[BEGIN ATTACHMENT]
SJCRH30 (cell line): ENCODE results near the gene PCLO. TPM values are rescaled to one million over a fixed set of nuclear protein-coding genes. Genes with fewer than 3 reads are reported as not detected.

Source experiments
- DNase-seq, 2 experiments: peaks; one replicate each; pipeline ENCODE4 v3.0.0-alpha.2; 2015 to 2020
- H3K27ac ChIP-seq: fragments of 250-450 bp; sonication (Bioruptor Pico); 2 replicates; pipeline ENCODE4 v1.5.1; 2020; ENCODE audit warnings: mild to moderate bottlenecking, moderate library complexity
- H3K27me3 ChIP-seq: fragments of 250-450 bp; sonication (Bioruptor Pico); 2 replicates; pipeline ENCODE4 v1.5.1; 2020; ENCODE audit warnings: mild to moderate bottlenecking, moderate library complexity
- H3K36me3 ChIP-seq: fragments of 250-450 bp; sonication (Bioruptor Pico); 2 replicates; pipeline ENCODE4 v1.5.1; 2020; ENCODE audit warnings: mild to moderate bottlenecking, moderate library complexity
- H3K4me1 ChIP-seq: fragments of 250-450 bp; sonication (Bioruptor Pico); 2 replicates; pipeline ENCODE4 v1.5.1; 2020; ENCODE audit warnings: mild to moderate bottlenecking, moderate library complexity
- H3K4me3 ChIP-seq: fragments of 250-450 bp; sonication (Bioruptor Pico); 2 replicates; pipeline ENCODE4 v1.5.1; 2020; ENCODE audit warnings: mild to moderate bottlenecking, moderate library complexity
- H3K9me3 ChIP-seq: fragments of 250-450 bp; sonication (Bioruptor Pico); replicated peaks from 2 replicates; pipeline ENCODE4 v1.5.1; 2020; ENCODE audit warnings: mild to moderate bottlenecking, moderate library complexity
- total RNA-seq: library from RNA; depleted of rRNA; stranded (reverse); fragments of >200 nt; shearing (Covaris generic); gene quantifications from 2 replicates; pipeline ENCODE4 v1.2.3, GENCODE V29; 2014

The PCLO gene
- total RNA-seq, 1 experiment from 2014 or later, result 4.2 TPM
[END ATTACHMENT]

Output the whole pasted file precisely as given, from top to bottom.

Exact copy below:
SJCRH30 (cell line): ENCODE results near the gene PCLO. TPM values are rescaled to one million over a fixed set of nuclear protein-coding genes. Genes with fewer than 3 reads are reported as not detected.

Source experiments
- DNase-seq, 2 experiments: peaks; one replicate each; pipeline ENCODE4 v3.0.0-alpha.2; 2015 to 2020
- H3K27ac ChIP-seq: fragments of 250-450 bp; sonication (Bioruptor Pico); 2 replicates; pipeline ENCODE4 v1.5.1; 2020; ENCODE audit warnings: mild to moderate bottlenecking, moderate library complexity
- H3K27me3 ChIP-seq: fragments of 250-450 bp; sonication (Bioruptor Pico); 2 replicates; pipeline ENCODE4 v1.5.1; 2020; ENCODE audit warnings: mild to moderate bottlenecking, moderate library complexity
- H3K36me3 ChIP-seq: fragments of 250-450 bp; sonication (Bioruptor Pico); 2 replicates; pipeline ENCODE4 v1.5.1; 2020; ENCODE audit warnings: mild to moderate bottlenecking, moderate library complexity
- H3K4me1 ChIP-seq: fragments of 250-450 bp; sonication (Bioruptor Pico); 2 replicates; pipeline ENCODE4 v1.5.1; 2020; ENCODE audit warnings: mild to moderate bottlenecking, moderate library complexity
- H3K4me3 ChIP-seq: fragments of 250-450 bp; sonication (Bioruptor Pico); 2 replicates; pipeline ENCODE4 v1.5.1; 2020; ENCODE audit warnings: mild to moderate bottlenecking, moderate library complexity
- H3K9me3 ChIP-seq: fragments of 250-450 bp; sonication (Bioruptor Pico); replicated peaks from 2 replicates; pipeline ENCODE4 v1.5.1; 2020; ENCODE audit warnings: mild to moderate bottlenecking, moderate library complexity
- total RNA-seq: library from RNA; depleted of rRNA; stranded (reverse); fragments of >200 nt; shearing (Covaris generic); gene quantifications from 2 replicates; pipeline ENCODE4 v1.2.3, GENCODE V29; 2014

The PCLO gene
- total RNA-seq, 1 experiment from 2014 or later, result 4.2 TPM